Japan’s Ministry of Land, Infrastructure, Transport, and Tourism (MLIT) made amendments to the country’s safety standards for road transport back in January, 2015 — in the effort to reduce the number of traffic-related accidents and fatalities.
The requirement for all new motorcycles, 125cc or larger, to be equipped with standard Anti-lock Braking Systems (ABS) came into effect on October 1, 2018 (Heisei 30). Meanwhile, newly launched two-wheelers from 125cc and below must come with either ABS or CBS (Combined Braking System, which allows simultaneous front and rear brake application with a single input). Continuous production motorcycles have until October 1, 2021 (Heisei 33) to comply. Dirt bikes specifically designated for off-road use and competition are exempted from the law.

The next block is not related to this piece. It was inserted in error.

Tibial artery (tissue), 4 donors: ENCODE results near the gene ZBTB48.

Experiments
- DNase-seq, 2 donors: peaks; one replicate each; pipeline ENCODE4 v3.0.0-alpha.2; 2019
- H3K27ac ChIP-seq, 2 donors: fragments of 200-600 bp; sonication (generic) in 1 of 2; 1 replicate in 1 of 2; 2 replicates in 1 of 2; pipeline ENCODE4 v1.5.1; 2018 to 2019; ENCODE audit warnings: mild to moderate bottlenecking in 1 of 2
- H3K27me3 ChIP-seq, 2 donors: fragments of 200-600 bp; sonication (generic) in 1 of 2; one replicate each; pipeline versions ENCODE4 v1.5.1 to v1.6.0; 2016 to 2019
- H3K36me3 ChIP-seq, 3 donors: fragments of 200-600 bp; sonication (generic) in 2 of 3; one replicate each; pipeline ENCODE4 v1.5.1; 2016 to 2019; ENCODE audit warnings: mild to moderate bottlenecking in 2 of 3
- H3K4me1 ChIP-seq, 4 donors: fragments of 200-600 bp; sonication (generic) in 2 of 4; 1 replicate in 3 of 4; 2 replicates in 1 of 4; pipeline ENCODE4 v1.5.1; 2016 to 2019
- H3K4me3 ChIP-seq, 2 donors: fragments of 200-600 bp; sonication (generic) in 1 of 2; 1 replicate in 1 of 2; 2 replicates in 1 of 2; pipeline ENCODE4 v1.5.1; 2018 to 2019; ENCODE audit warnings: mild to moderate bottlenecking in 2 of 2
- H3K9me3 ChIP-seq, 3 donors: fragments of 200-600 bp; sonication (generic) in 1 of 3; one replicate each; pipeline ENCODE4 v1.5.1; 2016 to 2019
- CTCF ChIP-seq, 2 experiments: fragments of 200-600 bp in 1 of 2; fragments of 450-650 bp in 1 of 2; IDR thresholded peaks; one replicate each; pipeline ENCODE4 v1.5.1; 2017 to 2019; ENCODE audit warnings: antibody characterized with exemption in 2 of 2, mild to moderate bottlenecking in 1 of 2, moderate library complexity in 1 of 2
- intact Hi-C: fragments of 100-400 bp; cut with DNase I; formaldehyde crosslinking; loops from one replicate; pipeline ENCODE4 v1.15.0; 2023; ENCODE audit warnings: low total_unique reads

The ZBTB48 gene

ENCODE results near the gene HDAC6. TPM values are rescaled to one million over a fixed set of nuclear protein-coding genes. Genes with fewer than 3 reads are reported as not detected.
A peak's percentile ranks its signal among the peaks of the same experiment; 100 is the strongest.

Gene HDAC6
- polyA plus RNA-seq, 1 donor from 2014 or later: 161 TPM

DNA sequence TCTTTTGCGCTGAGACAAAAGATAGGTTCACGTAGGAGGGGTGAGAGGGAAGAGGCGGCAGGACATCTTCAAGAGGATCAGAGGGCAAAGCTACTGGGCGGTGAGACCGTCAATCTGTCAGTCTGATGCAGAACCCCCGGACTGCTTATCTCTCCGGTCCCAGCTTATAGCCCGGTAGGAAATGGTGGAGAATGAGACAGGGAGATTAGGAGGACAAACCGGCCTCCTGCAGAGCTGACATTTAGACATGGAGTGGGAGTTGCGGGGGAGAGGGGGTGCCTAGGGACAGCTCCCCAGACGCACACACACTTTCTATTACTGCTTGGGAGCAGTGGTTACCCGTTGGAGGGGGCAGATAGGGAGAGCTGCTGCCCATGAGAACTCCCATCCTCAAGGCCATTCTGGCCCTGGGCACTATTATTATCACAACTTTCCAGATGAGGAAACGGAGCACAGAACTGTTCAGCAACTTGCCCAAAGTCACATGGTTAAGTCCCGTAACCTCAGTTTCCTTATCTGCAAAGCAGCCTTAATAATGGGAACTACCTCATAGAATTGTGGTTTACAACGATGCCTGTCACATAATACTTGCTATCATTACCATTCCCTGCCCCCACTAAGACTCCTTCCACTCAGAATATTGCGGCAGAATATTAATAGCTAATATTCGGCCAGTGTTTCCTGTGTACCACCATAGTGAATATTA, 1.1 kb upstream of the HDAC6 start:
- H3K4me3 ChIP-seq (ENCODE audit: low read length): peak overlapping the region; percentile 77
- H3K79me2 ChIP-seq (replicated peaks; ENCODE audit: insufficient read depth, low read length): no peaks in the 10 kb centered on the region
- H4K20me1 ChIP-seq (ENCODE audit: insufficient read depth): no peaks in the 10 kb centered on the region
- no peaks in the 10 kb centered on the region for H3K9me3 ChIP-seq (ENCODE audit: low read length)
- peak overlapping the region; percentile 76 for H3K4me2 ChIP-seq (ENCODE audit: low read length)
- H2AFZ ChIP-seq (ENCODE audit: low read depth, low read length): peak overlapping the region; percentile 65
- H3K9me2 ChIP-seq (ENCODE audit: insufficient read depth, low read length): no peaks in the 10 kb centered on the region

Europe has had ABS laws since 2016, and India’s obligatory braking system regulations came into effect earlier this year. Taiwan and China are expected to follow in 2019 and 2020 respectively. The US National Transportation Safety Board has made recommendations to the federal government to enforce the same measures, while countries like Australia and Brazil are also considering similar regulations.
As more countries get on board, vendors around the world have been bracing themselves for possible slowdowns in motorcycle sales due to higher manufacturing costs. However, the move towards mandatory ABS has created growth opportunities for suppliers. Continued development of cost-effective electronic braking systems will eventually lead to greater affordability.